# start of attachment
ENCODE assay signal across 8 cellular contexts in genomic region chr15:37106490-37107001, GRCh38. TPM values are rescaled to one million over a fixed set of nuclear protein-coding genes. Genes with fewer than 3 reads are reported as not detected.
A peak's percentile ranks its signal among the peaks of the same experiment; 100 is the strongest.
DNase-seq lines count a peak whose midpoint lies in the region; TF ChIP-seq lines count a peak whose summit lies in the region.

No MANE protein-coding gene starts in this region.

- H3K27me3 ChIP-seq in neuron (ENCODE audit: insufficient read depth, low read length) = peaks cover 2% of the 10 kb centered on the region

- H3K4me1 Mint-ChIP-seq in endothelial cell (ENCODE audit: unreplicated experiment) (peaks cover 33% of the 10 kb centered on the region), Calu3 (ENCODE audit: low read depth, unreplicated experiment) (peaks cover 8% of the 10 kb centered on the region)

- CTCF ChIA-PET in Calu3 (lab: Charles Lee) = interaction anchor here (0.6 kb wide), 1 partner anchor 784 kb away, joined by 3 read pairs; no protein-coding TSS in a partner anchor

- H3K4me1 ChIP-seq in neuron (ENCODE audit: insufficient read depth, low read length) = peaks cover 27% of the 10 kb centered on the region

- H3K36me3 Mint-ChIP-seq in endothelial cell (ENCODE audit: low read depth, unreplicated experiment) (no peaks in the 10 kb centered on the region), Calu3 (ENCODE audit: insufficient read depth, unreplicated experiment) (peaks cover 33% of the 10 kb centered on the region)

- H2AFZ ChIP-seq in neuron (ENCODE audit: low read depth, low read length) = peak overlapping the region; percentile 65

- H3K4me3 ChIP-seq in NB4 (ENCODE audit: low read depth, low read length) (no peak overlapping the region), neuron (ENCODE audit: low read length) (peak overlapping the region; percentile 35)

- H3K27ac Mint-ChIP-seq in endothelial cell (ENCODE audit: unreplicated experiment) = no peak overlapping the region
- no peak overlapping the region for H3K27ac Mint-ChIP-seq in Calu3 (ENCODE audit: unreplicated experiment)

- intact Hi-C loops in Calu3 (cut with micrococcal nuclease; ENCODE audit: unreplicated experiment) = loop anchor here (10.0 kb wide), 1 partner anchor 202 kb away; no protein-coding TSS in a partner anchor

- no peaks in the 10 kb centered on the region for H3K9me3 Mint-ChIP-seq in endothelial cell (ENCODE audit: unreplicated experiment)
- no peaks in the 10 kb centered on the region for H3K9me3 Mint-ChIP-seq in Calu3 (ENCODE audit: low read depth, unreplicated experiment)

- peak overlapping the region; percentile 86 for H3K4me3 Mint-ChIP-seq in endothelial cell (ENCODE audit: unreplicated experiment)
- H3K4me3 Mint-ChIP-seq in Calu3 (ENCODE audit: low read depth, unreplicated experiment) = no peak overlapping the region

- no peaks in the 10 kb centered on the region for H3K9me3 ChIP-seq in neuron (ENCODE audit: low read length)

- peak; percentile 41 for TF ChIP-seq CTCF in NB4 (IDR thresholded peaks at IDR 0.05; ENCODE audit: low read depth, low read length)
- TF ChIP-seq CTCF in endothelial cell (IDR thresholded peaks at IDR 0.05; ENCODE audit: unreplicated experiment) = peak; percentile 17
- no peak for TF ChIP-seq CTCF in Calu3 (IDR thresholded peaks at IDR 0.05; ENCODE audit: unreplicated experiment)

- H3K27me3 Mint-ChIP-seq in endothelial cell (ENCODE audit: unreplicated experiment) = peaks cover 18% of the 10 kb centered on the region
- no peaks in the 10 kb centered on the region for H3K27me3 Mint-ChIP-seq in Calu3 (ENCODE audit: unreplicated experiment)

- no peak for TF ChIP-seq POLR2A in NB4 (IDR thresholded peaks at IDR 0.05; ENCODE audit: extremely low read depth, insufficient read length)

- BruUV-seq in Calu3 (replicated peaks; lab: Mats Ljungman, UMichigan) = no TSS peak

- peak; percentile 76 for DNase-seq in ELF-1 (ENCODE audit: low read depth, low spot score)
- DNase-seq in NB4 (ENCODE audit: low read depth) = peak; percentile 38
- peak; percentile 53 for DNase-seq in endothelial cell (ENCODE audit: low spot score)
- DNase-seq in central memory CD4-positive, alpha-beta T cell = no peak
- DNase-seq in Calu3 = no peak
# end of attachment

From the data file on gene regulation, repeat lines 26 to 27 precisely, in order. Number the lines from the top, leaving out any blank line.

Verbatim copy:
- BruUV-seq in Calu3 (replicated peaks; lab: Mats Ljungman, UMichigan) = no TSS peak

- peak; percentile 76 for DNase-seq in ELF-1 (ENCODE audit: low read depth, low spot score)